In reality, with the exception of the autonomous operation of a bank guarantee, there is little difference in the comfort factor provided to the landlord by either form of security. But in the case of a cash security bond, further problems arise in the application of the PPSA.

Application of the PPSA

The Personal Properties Securities Act 2009 (Cth) (PPSA) has application to a cash security bond. The PPSA introduced a single national register of security interests for personal property (PPSR) and a rule-based system to determine priorities between competing interests.

So why is this relevant? The receipt of a cash security deposit under a lease creates a security interest in favour of the landlord, and the landlord becomes a secured party under the PPSA. A bank guarantee does not create a security interest under the PPSA. In order to perfect the security interest in the cash security bond, the landlord must register a financing statement on the PPSR.

A registered (perfected) security interest has priority over an unregistered (unperfected) security interest. The priority between perfected security interests is determined by the order of perfection (registration) on the PPSR.

Here comes the sting! If the landlord fails to perfect the security interest in the cash security bond the landlord may rank behind any other person who has perfected their security interest. For example, if the tenant’s bank has perfected an ‘all-assets’ security interest, then the bank will have priority and may be able to claim the cash security bond and gain priority against the landlord or a third party.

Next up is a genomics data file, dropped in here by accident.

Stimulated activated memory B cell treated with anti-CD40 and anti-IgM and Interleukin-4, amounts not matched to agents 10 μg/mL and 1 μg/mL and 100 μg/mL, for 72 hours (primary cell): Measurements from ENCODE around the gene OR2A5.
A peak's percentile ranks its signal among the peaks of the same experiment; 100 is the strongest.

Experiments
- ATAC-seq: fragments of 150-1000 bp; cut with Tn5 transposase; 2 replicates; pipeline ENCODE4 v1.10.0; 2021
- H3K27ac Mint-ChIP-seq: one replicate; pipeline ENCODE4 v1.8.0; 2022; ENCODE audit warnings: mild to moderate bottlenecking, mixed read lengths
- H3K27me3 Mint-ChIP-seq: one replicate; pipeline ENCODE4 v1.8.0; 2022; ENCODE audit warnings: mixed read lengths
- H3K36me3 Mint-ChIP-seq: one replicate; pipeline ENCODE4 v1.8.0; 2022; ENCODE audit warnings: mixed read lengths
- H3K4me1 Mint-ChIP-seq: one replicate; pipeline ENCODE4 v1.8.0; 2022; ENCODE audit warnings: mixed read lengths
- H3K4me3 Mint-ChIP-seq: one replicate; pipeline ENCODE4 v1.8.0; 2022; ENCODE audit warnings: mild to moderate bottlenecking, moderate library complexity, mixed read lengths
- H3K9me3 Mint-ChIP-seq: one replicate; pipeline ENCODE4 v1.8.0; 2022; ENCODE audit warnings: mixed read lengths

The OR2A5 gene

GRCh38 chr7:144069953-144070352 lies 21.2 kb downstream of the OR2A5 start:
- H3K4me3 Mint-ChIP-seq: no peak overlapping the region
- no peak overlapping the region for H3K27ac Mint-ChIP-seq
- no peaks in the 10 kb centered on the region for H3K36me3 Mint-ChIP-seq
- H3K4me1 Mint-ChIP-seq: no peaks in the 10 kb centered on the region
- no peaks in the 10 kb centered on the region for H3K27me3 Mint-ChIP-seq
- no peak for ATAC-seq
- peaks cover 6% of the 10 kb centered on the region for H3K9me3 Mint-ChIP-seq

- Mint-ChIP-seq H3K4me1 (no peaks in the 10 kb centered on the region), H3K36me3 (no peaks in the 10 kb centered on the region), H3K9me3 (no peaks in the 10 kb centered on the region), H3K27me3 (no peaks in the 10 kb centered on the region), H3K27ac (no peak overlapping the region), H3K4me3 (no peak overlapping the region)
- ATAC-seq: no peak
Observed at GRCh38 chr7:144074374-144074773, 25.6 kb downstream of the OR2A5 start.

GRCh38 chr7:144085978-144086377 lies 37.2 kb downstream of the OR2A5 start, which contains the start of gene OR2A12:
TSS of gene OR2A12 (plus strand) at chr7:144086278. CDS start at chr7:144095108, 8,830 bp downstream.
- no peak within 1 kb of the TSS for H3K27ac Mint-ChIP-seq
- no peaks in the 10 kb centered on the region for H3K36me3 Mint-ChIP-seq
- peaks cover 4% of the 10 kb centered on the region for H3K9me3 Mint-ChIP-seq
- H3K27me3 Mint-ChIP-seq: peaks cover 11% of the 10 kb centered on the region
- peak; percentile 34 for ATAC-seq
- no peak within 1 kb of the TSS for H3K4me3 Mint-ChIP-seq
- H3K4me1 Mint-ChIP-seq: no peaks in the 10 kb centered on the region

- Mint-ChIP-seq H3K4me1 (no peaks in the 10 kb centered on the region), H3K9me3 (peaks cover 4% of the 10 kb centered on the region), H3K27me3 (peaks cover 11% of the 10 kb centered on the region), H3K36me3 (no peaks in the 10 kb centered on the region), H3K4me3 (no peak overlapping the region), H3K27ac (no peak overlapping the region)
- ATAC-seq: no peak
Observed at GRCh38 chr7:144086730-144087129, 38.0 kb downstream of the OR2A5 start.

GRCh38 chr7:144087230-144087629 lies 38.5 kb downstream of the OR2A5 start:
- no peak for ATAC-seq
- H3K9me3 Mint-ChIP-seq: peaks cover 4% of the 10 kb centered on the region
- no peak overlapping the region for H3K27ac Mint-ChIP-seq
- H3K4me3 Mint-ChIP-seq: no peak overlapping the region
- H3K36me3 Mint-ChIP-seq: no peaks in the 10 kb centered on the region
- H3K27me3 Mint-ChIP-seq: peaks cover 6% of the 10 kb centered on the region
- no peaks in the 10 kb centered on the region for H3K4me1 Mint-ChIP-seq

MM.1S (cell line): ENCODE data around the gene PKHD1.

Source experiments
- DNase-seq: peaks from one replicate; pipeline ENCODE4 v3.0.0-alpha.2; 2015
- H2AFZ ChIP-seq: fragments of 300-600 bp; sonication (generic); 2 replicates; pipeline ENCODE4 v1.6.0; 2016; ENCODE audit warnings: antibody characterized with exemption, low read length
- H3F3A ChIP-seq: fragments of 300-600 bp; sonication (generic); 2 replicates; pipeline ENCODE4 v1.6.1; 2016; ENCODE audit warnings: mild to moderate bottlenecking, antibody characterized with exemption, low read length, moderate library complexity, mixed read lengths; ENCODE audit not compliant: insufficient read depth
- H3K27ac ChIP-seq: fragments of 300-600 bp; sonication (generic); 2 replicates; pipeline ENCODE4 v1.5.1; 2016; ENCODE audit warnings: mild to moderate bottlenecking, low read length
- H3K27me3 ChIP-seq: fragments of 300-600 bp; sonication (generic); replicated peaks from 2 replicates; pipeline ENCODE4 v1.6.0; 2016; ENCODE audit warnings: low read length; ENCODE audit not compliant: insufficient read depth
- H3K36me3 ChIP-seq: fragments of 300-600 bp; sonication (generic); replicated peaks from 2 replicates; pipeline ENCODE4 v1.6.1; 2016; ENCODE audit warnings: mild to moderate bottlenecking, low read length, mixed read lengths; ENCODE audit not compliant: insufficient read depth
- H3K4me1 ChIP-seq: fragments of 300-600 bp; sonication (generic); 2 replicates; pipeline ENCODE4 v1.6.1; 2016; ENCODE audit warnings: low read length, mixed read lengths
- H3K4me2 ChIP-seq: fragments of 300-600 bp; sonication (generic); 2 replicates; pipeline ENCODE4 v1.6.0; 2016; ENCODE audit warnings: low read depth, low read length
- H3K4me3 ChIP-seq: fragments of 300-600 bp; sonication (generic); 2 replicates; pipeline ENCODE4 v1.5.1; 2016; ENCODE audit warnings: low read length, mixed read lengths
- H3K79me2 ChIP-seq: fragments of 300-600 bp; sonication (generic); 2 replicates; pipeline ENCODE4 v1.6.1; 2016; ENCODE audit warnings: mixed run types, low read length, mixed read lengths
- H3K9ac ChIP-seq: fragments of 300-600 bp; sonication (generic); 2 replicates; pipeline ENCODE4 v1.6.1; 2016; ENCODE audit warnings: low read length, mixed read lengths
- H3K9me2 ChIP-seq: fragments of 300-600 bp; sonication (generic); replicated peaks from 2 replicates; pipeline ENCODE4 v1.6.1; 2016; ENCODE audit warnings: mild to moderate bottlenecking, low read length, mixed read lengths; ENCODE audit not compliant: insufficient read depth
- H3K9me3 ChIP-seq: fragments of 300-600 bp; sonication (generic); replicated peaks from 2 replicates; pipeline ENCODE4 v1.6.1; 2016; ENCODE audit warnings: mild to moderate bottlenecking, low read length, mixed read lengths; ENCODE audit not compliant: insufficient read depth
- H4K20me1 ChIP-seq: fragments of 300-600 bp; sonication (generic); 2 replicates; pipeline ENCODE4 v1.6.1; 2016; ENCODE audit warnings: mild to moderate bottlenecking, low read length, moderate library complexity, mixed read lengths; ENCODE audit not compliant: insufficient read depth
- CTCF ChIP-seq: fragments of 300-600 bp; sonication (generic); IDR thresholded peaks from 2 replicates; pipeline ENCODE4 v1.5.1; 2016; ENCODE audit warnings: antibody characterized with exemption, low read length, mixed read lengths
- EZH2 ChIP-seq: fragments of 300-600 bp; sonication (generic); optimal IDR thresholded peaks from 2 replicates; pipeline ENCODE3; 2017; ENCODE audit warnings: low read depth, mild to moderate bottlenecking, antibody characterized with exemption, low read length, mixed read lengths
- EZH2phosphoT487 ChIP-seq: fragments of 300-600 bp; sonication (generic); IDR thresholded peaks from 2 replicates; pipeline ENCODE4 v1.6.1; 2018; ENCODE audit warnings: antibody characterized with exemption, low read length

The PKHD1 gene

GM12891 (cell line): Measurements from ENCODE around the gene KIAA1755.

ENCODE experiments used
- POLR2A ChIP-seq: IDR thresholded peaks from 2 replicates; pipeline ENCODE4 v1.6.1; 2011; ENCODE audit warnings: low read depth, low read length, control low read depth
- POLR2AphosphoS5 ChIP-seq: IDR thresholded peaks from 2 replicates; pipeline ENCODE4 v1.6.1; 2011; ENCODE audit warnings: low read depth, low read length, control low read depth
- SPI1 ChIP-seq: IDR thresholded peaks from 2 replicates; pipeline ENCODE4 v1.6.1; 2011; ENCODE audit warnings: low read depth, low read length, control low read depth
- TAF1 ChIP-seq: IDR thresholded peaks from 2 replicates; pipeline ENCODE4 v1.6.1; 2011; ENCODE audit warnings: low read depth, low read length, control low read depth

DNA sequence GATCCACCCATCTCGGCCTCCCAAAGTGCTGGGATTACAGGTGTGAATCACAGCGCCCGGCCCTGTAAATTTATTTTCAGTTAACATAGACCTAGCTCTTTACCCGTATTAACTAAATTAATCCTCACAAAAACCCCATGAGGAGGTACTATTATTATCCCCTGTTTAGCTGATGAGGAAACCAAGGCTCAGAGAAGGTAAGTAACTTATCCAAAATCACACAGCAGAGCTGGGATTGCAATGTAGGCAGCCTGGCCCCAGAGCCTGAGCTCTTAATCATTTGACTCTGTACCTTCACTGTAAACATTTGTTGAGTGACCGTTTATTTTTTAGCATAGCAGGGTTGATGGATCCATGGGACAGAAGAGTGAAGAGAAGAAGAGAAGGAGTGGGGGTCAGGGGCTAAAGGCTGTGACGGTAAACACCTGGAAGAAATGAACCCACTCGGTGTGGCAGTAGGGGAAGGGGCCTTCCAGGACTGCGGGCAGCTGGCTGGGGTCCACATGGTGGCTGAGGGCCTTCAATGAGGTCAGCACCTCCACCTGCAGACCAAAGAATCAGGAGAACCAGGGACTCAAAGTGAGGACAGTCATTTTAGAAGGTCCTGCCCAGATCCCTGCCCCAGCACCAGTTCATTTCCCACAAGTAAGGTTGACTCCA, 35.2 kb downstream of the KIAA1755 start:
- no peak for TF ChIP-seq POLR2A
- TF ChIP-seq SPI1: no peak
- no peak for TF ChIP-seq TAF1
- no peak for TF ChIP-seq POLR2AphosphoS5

If the landlord perfects its security interest at a time when no other party has registered an ‘all-assets’ security interest (or a specific interest in the cash security bond), the landlord will gain priority against any third party claim made in respect of the cash security bond.

Costs

Whilst the landlord may have the right to make the call on the security, the value to the landlord of the bank guarantee or cash security bond may be substantially eroded or totally expended through costs incurred by the landlord as a result of a claim.

In the context of a retail lease, the landlord who is forced to defend the right to call on the bank guarantee may be at a significant disadvantage. The landlord may incur substantial legal costs defending proceedings commenced by the tenant, with no right to recover those costs from the tenant as each party generally must pay their own costs of proceedings.

The landlord may suffer a similar fate in circumstances where it is forced to defend a claim commenced by a third party, such as a liquidator asserting ‘unfair preference’ and claiming clawback of the proceeds of the security.

Conclusion

The fact that the landlord holds a bank guarantee or cash security bond does not mean that the landlord will be able to retain the proceeds in the event of a breach of the terms of the lease by the tenant. The landlord’s decision to call on the security will generally be scrutinised by the tenant and forensically examined by a liquidator or third party enjoying priority under the PPSA.